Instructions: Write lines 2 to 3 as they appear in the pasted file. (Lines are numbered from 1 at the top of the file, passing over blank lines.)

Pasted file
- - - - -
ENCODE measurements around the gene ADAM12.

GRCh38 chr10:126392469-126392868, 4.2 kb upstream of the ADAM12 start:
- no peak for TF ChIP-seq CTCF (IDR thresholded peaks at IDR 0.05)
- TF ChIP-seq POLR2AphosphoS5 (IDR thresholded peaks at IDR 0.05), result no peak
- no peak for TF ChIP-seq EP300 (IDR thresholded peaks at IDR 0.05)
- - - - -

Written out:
GRCh38 chr10:126392469-126392868, 4.2 kb upstream of the ADAM12 start:
- no peak for TF ChIP-seq CTCF (IDR thresholded peaks at IDR 0.05)